Friday, October 24, 2014

Would you know if your email server were attacked?

This is a continuation of a series investigating a piece of malware.
  • Part 1 looks at how the malware is delivered. It and part 2 were originally a single post, later separated since they look at distinct phases in the attack.
  • Part 2 analyzes the bot - the agent which turns your computer into a remotely-controlled robot doing the attacker's bidding.
  • Part 3 dives into the first payload: code to test 30,000 addresses at 5,000 domains, to see if they could be used to send additional spam.
I had thought part 3 was the end of the story, but there is now more to tell. Last week I received a relatively typical spam message containing a link to view an "invoice" for something I had supposedly purchased. The link instead downloaded a botnet agent - software that would turn my PC into a bot that an attacker could remotely control to do his bidding. Nothing unusual about that approach. The attacker then gave my bot instructions to probe 5,000 domains, looking for mail servers that could be used to relay yet more spam.

Discovering and writing about criminal mischief is great, but if that's where I stopped, I'm just one more source of noise on the Internet. I research with two purposes: to teach, and to fix. Writing this blog series was the teaching part; as for the fixing part, that is where today's story picks up.

Internet Engineering Task force (IETF) published a standard almost 20 years ago, specifying a variety of email addresses that every domain or web site should set up. Some of these addresses are dependent on the nature of the site - sales@domain doesn't make sense for a church, nor does support@domain make sense for a family. Other addresses though are appropriate for every domain. Among those are abuse@domain and security@domain, intended as a way for customers, providers, and unrelated parties to let the domain owner know of inappropriate use of their services.

In my mind, attacks against your mail server constitute an inappropriate use of your services, so I tried to contact the abuse account at about 1,000 of the domains that my computer was instructed to probe. Lo and behold, over 50% of my emails bounced back. Over half of domain owners do not have an abuse@domain address - thus there is no way for me or anyone else to let the owners know they are being attacked.

Now here is the cruel irony: larger domains, with IT staff and security professionals, are the most likely to have an abuse account set up. They are also the ones most likely to have their servers well locked-down, and to have systems in place to detect and stop abusive behavior. They are the ones most likely to already know there is a problem, and to have dealt with it before I contact them.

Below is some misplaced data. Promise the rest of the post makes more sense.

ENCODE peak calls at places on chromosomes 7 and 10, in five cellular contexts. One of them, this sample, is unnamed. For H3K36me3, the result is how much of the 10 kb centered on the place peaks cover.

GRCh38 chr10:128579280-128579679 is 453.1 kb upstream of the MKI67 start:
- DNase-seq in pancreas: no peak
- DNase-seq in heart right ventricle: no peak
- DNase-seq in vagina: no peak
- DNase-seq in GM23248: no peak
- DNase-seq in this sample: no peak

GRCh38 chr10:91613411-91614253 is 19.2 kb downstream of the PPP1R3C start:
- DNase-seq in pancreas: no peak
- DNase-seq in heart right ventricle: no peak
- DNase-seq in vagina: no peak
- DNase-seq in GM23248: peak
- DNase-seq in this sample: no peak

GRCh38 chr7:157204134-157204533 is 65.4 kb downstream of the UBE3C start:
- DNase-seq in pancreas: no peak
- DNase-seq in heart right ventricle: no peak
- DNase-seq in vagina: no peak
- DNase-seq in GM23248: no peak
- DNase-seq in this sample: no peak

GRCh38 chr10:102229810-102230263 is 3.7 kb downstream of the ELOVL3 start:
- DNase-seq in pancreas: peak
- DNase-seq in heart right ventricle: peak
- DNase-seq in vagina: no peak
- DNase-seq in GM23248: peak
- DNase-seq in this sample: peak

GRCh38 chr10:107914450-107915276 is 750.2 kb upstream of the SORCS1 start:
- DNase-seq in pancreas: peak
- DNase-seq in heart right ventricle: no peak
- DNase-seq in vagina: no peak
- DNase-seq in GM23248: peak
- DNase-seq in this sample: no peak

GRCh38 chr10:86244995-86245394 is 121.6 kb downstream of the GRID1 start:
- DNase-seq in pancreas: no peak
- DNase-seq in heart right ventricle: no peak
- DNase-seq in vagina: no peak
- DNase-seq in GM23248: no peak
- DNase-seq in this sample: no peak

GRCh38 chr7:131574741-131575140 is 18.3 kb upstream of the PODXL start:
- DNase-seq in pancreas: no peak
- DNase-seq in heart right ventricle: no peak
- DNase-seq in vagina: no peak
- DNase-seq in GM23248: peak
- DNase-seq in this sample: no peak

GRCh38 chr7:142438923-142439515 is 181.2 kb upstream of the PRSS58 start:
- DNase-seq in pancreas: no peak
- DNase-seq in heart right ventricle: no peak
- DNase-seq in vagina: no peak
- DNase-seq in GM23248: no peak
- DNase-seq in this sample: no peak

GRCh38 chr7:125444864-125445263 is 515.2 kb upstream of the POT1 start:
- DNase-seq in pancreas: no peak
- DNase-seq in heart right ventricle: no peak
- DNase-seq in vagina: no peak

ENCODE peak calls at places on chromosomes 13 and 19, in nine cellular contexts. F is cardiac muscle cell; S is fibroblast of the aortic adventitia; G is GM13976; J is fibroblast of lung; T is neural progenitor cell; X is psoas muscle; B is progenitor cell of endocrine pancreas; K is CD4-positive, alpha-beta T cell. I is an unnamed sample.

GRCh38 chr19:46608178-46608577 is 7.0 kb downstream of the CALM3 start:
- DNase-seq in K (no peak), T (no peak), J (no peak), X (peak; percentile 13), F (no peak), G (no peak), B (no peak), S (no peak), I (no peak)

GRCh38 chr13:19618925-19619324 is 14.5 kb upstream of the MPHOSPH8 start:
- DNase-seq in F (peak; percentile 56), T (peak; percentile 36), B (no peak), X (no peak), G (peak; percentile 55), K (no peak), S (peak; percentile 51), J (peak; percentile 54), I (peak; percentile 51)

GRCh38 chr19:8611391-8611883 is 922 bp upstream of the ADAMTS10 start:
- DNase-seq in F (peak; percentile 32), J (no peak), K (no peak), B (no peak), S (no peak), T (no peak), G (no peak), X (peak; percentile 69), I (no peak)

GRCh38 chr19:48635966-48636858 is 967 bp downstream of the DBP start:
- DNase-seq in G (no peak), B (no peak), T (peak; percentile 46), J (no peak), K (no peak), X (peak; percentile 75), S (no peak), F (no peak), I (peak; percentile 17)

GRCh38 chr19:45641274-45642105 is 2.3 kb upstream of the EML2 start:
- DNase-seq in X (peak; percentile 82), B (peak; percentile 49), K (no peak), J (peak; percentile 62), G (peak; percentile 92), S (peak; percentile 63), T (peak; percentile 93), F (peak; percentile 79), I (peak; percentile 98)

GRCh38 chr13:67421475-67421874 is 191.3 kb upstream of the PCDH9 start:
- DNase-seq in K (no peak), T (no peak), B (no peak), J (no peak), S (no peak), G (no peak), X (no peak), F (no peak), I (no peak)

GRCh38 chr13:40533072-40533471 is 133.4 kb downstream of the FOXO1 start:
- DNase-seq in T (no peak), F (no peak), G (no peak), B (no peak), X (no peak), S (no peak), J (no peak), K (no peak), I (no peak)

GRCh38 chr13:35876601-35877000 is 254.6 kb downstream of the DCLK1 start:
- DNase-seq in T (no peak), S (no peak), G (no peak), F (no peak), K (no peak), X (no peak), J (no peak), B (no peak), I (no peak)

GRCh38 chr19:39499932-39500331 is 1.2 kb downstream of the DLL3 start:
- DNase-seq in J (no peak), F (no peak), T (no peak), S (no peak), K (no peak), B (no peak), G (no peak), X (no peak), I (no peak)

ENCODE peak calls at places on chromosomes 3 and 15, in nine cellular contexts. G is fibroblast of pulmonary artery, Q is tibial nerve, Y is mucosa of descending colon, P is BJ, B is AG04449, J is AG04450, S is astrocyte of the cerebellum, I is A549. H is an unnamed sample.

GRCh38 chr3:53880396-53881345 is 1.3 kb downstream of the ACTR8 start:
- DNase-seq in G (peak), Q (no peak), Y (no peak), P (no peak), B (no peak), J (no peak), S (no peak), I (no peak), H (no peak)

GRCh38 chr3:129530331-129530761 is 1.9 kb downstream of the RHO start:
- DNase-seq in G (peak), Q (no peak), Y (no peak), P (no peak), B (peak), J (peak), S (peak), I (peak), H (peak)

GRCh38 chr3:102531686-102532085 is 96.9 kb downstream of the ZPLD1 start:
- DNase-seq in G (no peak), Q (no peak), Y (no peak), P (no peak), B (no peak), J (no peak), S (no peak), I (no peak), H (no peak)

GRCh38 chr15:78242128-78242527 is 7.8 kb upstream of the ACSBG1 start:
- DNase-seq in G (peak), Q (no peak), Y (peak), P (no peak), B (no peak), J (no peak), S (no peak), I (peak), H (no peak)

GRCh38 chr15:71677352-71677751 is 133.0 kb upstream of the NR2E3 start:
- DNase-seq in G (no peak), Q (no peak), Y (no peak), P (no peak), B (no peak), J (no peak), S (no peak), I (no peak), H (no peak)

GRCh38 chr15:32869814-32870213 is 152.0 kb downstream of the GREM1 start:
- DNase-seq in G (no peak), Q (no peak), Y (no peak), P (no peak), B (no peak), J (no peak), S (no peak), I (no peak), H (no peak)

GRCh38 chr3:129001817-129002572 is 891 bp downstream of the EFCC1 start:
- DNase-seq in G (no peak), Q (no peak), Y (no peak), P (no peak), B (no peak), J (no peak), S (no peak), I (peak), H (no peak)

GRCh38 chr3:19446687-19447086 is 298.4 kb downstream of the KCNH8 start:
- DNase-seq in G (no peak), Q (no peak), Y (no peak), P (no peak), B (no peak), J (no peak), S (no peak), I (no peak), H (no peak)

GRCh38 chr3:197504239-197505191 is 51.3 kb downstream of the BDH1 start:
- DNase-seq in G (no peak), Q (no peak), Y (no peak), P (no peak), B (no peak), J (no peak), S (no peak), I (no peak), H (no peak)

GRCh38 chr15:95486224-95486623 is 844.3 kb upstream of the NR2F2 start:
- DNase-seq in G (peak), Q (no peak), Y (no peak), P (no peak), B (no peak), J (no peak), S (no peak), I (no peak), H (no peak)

The smaller domains - the small businesses, the family web sites, the churches, the community organizations, the blog sites - are far less likely to have an abuse account set up. They are also far less likely to have full time technology staff, network intrusion sensors, and incident response plans. The ones most in need of a warning are the ones least likely to get that warning.

I don't blame the small businesses, the churches, the families, or the community organizations. If you are a small ice cream shop trying to establish your business, you shouldn't have to learn all about network security. You want to sell ice cream. If you are a neighborhood association wanting to share community events with neighbors, you shouldn't have to become a security expert. You just want to share the news. In both cases, you might go to a GoDaddy, or a 1&1, or a Google Domains, or a SnapPages, or perhaps hire a website designer that would in turn do the same. You would expect the service provider, or perhaps the consultant you hired, to handle that part.

Yet here's the rub: in general, they don't. I set up a domain with Google Domains (it's in early adoption right now, not yet generally available) today ... none of the standard email addresses existed. I had to knowingly create the ones I wanted. I shouldn't have had to do that.

My domain is hosted by Google. In a perfect world, when I set up my domain, abuse@[mydomain] should have automatically been set up, forwarding to a network security account within Google's domain hosting business. They host my domain, they would handle any server security issues, case closed. In a less-ideal world, abuse@[mydomain] should have been automatically set up, in a manner that I can see any messages sent to it. In an even less-ideal world, I should have been given the option to create abuse@[mydomain] as part of the domain creation process. In fact none of these occurred. Out of the box, if my domain (which runs on Google's servers, not my own) is attacked, there's no way for me or my hosting provider to know about it. That is a problem.

What to do about it?

Well, if all you have is an email account with Google, or Yahoo, or your Internet provider, there is nothing you need to do. In the case of "[email protected]," is owned by Google, and they handle server security issues. Email to [email protected] would be handled by Google's security team. The issue I speak of is if you have a domain of your own - "[email protected]." 

If you do have a domain of your own, I suggest setting up a few email aliases -  [email protected], [email protected], and if your domain is a web site, [email protected]. You can forward those aliases to your real email account, or set them up as mailboxes themselves - just check them every now and then. With these, there is a way for someone to let you know if there is a problem with your domain.

Do you have something to add? A question you'd like answered? Think I'm out of my mind? Join the conversation below, reach out by email at david (at), or hit me up on Twitter at @dnlongen